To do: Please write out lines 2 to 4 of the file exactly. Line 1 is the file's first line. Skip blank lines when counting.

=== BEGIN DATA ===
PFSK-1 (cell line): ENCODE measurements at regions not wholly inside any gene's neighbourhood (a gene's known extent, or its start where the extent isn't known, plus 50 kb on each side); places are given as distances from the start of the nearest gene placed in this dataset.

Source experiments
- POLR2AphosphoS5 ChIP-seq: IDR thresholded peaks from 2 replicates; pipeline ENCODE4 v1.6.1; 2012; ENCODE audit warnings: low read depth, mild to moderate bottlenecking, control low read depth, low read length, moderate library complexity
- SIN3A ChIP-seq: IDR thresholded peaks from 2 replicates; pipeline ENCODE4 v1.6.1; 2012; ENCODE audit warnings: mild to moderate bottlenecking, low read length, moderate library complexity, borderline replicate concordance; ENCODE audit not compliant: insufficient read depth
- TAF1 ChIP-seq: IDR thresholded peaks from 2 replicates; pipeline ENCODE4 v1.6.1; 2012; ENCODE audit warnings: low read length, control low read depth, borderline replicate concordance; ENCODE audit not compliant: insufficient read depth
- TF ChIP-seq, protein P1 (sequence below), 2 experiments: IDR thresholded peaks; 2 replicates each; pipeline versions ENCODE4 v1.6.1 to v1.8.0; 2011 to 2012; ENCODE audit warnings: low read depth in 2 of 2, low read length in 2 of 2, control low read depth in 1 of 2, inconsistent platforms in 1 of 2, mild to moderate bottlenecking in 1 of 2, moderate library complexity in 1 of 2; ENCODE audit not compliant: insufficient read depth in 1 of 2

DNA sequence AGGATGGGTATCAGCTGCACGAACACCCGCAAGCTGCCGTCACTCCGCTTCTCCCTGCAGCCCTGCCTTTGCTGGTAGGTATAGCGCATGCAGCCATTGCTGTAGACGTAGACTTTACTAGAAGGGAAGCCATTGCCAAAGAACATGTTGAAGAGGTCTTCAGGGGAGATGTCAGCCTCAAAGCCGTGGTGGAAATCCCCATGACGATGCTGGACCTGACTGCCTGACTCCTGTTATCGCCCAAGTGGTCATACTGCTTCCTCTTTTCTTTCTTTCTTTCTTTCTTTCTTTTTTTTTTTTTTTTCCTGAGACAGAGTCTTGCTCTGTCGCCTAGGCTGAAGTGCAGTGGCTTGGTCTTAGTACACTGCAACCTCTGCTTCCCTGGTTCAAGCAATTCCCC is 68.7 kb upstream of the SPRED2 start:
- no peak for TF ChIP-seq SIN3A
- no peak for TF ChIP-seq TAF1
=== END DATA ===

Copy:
Source experiments
- POLR2AphosphoS5 ChIP-seq: IDR thresholded peaks from 2 replicates; pipeline ENCODE4 v1.6.1; 2012; ENCODE audit warnings: low read depth, mild to moderate bottlenecking, control low read depth, low read length, moderate library complexity
- SIN3A ChIP-seq: IDR thresholded peaks from 2 replicates; pipeline ENCODE4 v1.6.1; 2012; ENCODE audit warnings: mild to moderate bottlenecking, low read length, moderate library complexity, borderline replicate concordance; ENCODE audit not compliant: insufficient read depth